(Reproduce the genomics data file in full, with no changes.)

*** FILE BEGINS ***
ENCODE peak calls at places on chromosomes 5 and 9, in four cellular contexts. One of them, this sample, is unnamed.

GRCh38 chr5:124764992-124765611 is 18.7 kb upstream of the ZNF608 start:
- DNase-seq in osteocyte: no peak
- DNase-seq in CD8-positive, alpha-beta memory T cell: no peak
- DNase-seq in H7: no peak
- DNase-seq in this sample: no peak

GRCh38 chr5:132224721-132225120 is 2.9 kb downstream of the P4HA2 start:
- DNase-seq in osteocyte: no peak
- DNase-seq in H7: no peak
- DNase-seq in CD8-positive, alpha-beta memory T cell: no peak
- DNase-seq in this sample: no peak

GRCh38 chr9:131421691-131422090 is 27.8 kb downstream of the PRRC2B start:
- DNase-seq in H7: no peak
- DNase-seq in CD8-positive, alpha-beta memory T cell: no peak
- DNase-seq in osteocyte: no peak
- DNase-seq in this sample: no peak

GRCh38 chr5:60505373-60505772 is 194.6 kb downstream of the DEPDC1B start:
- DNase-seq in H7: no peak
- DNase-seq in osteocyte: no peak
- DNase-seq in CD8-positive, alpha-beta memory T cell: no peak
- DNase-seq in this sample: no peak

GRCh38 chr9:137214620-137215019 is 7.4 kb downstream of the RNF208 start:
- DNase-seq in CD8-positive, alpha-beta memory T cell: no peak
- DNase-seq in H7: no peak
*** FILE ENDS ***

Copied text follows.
ENCODE peak calls at places on chromosomes 5 and 9, in four cellular contexts. One of them, this sample, is unnamed.

GRCh38 chr5:124764992-124765611 is 18.7 kb upstream of the ZNF608 start:
- DNase-seq in osteocyte: no peak
- DNase-seq in CD8-positive, alpha-beta memory T cell: no peak
- DNase-seq in H7: no peak
- DNase-seq in this sample: no peak

GRCh38 chr5:132224721-132225120 is 2.9 kb downstream of the P4HA2 start:
- DNase-seq in osteocyte: no peak
- DNase-seq in H7: no peak
- DNase-seq in CD8-positive, alpha-beta memory T cell: no peak
- DNase-seq in this sample: no peak

GRCh38 chr9:131421691-131422090 is 27.8 kb downstream of the PRRC2B start:
- DNase-seq in H7: no peak
- DNase-seq in CD8-positive, alpha-beta memory T cell: no peak
- DNase-seq in osteocyte: no peak
- DNase-seq in this sample: no peak

GRCh38 chr5:60505373-60505772 is 194.6 kb downstream of the DEPDC1B start:
- DNase-seq in H7: no peak
- DNase-seq in osteocyte: no peak
- DNase-seq in CD8-positive, alpha-beta memory T cell: no peak
- DNase-seq in this sample: no peak

GRCh38 chr9:137214620-137215019 is 7.4 kb downstream of the RNF208 start:
- DNase-seq in CD8-positive, alpha-beta memory T cell: no peak
- DNase-seq in H7: no peak